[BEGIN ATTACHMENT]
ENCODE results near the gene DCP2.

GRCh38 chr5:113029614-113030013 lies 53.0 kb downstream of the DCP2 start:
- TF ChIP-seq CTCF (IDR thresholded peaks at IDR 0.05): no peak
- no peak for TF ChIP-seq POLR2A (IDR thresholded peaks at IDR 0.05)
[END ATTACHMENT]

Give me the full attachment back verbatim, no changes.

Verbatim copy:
ENCODE results near the gene DCP2.

GRCh38 chr5:113029614-113030013 lies 53.0 kb downstream of the DCP2 start:
- TF ChIP-seq CTCF (IDR thresholded peaks at IDR 0.05): no peak
- no peak for TF ChIP-seq POLR2A (IDR thresholded peaks at IDR 0.05)